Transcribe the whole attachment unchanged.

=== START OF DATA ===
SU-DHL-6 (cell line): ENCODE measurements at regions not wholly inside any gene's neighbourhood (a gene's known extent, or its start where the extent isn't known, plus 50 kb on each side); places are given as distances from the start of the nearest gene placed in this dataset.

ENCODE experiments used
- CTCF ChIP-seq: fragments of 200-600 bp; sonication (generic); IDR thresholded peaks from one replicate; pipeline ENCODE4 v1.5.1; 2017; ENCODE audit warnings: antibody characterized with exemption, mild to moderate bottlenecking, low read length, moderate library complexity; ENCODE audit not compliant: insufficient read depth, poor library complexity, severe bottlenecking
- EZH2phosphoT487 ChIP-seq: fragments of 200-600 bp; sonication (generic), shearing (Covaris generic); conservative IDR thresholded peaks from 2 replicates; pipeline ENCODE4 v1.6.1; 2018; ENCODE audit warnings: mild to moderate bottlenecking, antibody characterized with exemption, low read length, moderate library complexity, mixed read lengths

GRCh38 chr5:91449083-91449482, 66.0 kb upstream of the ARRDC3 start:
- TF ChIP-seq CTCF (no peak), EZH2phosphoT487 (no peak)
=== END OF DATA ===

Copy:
SU-DHL-6 (cell line): ENCODE measurements at regions not wholly inside any gene's neighbourhood (a gene's known extent, or its start where the extent isn't known, plus 50 kb on each side); places are given as distances from the start of the nearest gene placed in this dataset.

ENCODE experiments used
- CTCF ChIP-seq: fragments of 200-600 bp; sonication (generic); IDR thresholded peaks from one replicate; pipeline ENCODE4 v1.5.1; 2017; ENCODE audit warnings: antibody characterized with exemption, mild to moderate bottlenecking, low read length, moderate library complexity; ENCODE audit not compliant: insufficient read depth, poor library complexity, severe bottlenecking
- EZH2phosphoT487 ChIP-seq: fragments of 200-600 bp; sonication (generic), shearing (Covaris generic); conservative IDR thresholded peaks from 2 replicates; pipeline ENCODE4 v1.6.1; 2018; ENCODE audit warnings: mild to moderate bottlenecking, antibody characterized with exemption, low read length, moderate library complexity, mixed read lengths

GRCh38 chr5:91449083-91449482, 66.0 kb upstream of the ARRDC3 start:
- TF ChIP-seq CTCF (no peak), EZH2phosphoT487 (no peak)